Guyana Must Achieve Durable Development Despite Hard Times



  • Resilient and inclusive growth remains key to development
  • Infrastructure gaps must be closed, while maintaining debt sustainability
  • The country should tap both domestic and external resources to sustain growth


Low-income economies in transition such as Guyana need to diversify their economies, promote inclusion, and close infrastructure gaps by tapping both domestic resources and foreign funding to sustain growth.


The global environment is clearly causing some real difficulties in low-income and developing countries. This is partly due to lower commodity prices, which have been declining for more than a year and a half. For countries which are reliant on the extraction of resources, this is a major problem; low commodity prices are here to stay. Also the economic slowdown of China—a significant client of and direct investor in many low-income and developing countries—created further difficulties.

A weaker external environment and tighter financing conditions are exacerbated by longer-term mega trends in climate change, demographic changes and technology.


Resilient growth remains the key to the sustainable development of low-income countries such as Guyana. Such growth is still lacking in many developing countries: severe growth collapse episodes hit low-income and developing countries frequently and with devastating effect. Cumulative losses in growth decelerations in the 90 recent episodes were larger than 20 percent of GDP (Gross Domestic Product).


Moral imperative of equality

Resilient growth must be maintained through rainy day buffers, inclusiveness, public investment, and structural reforms in low-income countries the same way as in advanced economies.


Almost all economic policy errors take the shape of doing today what you wish you had done yesterday. Things are likely to get worse in the next couple of years and the tools available in the last two recessions are not going to be available on the scale they were. Otherwise, the greatest victims will be the world’s poorest countries. It’s a moral as well as an economic imperative.


Inequality and a lack of resilience, a lack of sustained growth may really be the two sides of the same coin. When inequality is rampant, all sorts of individuals are excluded from education, credit markets, adequate health, and nutrition. Inequality does not have a single solution.


Not doomed to be poor

Fighting inequality on a micro level works, as long as help comes in a big enough push. Cash to buy assets, with some training and hand-holding brings results. The poor are able and willing to grab real opportunities.

Diversification of economies, a political will to save in good times to be able to tap buffers during bad times, and mobilizing domestic resources were essential to ensure resilient growth in low-income and developing countries. Hence, if we don’t struggle to process the goods that we produce and create jobs for our young people, we cannot build a diversified economy. We cannot have resilience unless we encourage manufacturing, services, and agriculture. Job creation is the best way to fight inequality. Thus, what one has to deal with is the current account balance and taxes, and that the rest of economy contributes proportionately to the revenues.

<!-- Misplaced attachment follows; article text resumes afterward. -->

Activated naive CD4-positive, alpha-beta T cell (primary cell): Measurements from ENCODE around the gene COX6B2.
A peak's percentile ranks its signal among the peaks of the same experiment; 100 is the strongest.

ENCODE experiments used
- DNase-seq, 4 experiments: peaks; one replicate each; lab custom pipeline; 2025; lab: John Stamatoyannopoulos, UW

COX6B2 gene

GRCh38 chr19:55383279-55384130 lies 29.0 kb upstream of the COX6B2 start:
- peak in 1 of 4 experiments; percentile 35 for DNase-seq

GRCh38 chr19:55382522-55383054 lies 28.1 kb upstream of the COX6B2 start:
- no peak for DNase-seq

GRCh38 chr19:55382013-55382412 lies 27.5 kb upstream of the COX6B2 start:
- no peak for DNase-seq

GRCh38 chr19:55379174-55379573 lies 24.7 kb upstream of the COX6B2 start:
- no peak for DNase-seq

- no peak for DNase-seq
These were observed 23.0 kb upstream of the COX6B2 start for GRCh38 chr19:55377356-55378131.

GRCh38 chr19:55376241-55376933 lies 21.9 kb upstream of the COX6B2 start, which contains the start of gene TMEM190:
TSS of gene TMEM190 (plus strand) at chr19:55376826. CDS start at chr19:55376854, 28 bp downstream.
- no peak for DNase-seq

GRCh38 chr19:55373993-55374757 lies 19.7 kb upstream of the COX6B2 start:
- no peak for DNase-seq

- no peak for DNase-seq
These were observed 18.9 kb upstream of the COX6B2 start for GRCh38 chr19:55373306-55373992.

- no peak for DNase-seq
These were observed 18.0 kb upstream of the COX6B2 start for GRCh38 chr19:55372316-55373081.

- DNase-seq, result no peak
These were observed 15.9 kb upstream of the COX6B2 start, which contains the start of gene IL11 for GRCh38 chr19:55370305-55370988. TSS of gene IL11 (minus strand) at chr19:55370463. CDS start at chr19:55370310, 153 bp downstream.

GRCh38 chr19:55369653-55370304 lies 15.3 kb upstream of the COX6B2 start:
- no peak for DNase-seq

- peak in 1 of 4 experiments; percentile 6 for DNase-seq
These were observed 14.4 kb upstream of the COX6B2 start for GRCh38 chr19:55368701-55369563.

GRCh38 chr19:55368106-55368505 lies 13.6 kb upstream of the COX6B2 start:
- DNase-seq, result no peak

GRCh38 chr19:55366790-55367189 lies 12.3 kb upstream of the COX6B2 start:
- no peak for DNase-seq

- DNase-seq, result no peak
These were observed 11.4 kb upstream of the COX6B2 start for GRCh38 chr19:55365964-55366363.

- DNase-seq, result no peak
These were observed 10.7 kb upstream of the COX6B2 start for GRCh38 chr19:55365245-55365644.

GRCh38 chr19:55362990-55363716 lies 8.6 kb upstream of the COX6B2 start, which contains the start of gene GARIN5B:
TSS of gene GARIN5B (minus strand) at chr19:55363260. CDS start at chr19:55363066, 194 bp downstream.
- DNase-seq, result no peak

Better tax administration, a larger tax base, removal of tax incentives, financial inclusion and increasing transparency and improving governance are essential to better mobilize internal resources. That, in turn, has to feed into building high quality infrastructure that allows diversification, while keeping an eye on debt sustainability.


Infrastructure development without jeopardizing debt sustainability

Guyana is hungry for infrastructure, besides infrastructure, the country also has other priority spending needs to achieve their sustainable development goals, such as in health and education. Development areas must be prioritized, bringing in long-term concessional resources to finance the projects in a time when low-income and developing countries sovereign bond issues are no longer feasible due to high risk premiums.


To be able to develop infrastructure without jeopardizing the sustainability of debt—and in a global context which will be much less favorable than in the last decade—affordable sources of external financing should be explored.


Fiscal Capacity Development Can Boost Inclusive Growth

  • Demand for capacity on taxation and spending on the rise
  • Efficient public spending promotes inclusive growth
  • International engagement and partnerships key to boosting capacity

Capacity development is essential for helping countries such as Guyana build strong fiscal institutions that are capable of supporting sustainable, inclusive growth and development.




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